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01-11-2011, 10:45 PM   #1
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Can you use the camera's metering when using a lens like the Super Tak's?

Hi All,
I asked this in the lens section and wanted to post it here as well for additional exposure. I have some Super Takumar lenses I'd like to use on my K20D. How do you meter using older manual lenses?
Thanks,

01-11-2011, 11:48 PM   #2
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I shoot in manual about 99% of the time so this works in manual or aperture priority:
Activating the DOF preview will give you a meter reading, but he green button is generally quicker and will set the shutter to match exposure with whatever you set the aperture to.
01-12-2011, 12:03 AM   #3
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QuoteOriginally posted by johnny9fingers Quote
I have some Super Takumar lenses I'd like to use on my K20D. How do you meter using older manual lenses?
As stated in the post above, you can close down the lens to the aperture you want, then use Av or M (green button) mode.

But K10D and K20D are notorious for incorrect exposure with manual lenses (including pK lenses). To verify, try this: set the lens at the largest aperture, note the shutter speed recommended by the body, then close the lens's aperture one stop at a time, and note the shutter speed. In theory, the shutter speed will be halved each time. But that doesn't happen in reality. IME, the smaller the aperture, the more pronounced the exposure error.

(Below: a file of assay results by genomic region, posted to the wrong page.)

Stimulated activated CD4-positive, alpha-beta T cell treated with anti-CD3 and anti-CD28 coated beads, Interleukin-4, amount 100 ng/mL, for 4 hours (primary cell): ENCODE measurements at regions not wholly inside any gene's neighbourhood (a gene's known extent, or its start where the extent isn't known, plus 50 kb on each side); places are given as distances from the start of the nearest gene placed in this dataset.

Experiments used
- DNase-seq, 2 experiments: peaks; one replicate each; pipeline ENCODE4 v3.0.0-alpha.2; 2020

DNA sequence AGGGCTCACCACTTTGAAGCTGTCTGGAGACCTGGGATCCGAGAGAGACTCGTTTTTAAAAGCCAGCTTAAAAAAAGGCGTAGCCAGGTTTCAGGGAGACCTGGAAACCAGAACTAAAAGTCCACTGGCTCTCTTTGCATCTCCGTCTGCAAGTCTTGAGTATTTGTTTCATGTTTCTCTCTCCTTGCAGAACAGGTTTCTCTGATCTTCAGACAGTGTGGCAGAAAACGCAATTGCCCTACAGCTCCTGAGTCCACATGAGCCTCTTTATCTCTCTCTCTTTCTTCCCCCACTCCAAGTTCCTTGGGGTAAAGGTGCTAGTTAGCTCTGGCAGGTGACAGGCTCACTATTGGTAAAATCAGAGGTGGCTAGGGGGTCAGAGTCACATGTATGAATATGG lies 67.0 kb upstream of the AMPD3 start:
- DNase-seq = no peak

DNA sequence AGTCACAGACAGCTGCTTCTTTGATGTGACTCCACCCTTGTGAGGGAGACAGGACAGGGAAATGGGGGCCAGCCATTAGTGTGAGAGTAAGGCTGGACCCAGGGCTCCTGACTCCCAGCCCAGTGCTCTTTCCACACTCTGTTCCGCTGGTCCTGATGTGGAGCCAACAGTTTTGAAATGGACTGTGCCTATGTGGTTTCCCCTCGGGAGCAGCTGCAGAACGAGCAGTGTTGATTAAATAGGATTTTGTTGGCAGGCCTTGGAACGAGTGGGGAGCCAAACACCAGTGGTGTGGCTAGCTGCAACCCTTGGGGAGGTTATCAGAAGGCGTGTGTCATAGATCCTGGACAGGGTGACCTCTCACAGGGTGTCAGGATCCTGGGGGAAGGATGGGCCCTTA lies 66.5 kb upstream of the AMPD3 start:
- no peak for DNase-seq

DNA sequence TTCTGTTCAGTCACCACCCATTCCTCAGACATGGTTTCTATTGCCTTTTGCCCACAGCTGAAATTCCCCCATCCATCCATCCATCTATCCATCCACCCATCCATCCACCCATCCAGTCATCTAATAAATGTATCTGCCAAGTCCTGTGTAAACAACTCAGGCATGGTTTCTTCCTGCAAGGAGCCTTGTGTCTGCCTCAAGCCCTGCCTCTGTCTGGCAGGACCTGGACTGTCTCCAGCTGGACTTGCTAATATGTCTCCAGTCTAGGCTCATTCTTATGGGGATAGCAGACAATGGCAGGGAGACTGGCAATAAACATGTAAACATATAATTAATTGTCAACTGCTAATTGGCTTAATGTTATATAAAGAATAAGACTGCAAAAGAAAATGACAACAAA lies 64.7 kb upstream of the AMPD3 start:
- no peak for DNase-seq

You'll have to learn the character of each lens and adjust the exposure accordingly.
01-12-2011, 08:04 AM   #4
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There are a couple of ways to go about this, depending on your preferences.

I use Av Mode with my M42 lenses, where I focus wide open, and then stop down manyally to shoot. In Avmode, the camera meters off the light coming through the lens and therefore, tracks the change in lighting as you stop down.

The other way is to use M mode, and set the metering either with Green button or using the DOF preview to activate metering, and adjust the aperture and shutter separately.

Some people use Manual mode and the A/M switch on the lens to switch back and forth between wide open and stopped down on the lens. (Kind of like a preset lens and the stop down ring)

It is really your option,

The only thing I would suggest is that you look at your lenses and how each behave on the K20.